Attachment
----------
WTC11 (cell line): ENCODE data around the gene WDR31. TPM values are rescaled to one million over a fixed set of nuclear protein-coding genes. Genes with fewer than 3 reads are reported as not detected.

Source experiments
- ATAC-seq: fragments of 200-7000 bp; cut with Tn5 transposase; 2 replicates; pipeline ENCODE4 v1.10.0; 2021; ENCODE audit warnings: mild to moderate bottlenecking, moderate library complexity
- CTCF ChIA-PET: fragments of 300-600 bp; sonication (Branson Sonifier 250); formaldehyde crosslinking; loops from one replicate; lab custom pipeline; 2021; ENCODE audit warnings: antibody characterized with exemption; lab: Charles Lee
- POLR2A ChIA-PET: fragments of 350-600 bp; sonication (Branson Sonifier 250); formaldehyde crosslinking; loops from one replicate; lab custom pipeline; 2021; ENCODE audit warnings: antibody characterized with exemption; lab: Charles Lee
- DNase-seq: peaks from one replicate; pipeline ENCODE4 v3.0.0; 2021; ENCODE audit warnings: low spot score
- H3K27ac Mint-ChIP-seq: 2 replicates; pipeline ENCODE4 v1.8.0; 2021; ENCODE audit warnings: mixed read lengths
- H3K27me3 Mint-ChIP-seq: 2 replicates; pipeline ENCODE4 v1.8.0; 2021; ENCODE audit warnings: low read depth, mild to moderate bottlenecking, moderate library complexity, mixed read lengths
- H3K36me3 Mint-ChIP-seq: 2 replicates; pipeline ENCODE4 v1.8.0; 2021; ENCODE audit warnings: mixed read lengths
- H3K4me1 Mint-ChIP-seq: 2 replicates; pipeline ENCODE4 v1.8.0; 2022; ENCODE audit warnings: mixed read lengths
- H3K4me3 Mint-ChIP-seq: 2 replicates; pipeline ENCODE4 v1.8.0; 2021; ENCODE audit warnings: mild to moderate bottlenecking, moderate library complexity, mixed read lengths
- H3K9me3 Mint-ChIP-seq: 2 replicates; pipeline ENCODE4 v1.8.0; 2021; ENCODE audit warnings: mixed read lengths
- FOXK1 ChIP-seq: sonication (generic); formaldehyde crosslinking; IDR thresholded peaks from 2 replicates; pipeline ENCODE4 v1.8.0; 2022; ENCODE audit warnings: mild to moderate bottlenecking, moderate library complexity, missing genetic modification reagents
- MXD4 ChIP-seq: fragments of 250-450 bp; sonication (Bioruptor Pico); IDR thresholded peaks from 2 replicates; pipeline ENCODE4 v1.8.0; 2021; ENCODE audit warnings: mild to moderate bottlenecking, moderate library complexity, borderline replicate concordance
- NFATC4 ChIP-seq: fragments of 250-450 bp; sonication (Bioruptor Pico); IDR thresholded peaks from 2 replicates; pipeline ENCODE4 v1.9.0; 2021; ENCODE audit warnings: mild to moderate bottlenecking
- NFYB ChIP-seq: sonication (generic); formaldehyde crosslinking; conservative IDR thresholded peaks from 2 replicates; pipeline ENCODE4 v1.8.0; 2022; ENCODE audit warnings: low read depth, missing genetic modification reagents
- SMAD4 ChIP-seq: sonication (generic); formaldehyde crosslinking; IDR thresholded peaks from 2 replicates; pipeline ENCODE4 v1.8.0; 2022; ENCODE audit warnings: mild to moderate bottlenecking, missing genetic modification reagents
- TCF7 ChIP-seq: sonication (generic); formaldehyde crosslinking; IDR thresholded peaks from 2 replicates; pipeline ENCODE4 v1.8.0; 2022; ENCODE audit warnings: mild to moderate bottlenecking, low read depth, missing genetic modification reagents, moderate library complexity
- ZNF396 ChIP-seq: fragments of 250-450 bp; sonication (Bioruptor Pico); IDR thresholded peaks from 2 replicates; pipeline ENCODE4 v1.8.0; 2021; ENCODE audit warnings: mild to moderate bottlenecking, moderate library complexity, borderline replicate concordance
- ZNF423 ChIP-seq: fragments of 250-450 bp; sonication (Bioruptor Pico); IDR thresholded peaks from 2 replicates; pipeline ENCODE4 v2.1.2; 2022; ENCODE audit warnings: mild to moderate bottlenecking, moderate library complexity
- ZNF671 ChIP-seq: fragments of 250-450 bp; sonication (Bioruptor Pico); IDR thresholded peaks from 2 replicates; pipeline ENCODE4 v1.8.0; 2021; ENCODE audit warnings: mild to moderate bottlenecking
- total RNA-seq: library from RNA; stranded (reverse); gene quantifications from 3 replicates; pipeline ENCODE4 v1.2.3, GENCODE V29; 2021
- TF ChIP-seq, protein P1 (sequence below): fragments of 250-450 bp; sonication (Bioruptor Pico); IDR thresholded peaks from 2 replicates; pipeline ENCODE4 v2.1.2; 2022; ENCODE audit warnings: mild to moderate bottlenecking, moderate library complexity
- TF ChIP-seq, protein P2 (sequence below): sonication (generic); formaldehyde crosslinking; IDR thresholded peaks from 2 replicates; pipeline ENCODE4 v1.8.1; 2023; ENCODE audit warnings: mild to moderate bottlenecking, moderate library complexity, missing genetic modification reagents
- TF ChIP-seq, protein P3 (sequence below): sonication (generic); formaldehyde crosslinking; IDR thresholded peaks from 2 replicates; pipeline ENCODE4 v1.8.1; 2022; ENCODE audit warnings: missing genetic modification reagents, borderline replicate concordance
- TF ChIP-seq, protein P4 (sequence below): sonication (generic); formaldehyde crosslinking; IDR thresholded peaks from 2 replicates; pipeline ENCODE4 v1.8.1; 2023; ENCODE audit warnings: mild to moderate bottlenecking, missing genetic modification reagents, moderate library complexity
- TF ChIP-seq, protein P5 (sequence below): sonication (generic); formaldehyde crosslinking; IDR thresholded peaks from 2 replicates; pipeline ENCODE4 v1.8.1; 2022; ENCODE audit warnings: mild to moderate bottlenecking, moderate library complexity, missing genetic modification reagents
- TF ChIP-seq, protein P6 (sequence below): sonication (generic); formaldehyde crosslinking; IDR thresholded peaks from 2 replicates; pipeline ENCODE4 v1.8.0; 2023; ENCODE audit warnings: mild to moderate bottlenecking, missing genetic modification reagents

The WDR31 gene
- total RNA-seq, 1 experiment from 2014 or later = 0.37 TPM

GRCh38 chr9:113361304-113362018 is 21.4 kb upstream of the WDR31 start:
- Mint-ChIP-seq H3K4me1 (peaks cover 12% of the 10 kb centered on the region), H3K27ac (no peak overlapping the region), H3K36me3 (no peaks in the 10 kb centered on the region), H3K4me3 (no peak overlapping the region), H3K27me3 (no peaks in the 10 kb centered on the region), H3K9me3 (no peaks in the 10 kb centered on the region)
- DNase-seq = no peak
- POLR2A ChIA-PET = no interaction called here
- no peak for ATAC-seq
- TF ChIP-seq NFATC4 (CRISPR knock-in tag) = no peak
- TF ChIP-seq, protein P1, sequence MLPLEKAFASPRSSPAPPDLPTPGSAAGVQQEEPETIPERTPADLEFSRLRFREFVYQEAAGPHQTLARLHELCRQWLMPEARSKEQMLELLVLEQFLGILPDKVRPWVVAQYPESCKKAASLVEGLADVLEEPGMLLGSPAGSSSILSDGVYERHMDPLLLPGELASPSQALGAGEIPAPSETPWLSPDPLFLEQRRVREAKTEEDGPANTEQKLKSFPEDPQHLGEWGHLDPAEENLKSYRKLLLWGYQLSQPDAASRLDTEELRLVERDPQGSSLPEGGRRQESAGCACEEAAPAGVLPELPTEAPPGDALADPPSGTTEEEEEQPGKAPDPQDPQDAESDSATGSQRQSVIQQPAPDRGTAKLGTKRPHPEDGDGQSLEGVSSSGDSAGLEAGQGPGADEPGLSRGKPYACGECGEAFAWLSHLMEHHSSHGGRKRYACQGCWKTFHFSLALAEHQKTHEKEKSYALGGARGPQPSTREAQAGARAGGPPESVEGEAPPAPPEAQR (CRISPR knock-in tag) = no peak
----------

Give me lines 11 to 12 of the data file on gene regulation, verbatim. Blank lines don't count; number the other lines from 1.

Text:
- H3K4me3 Mint-ChIP-seq: 2 replicates; pipeline ENCODE4 v1.8.0; 2021; ENCODE audit warnings: mild to moderate bottlenecking, moderate library complexity, mixed read lengths
- H3K9me3 Mint-ChIP-seq: 2 replicates; pipeline ENCODE4 v1.8.0; 2021; ENCODE audit warnings: mixed read lengths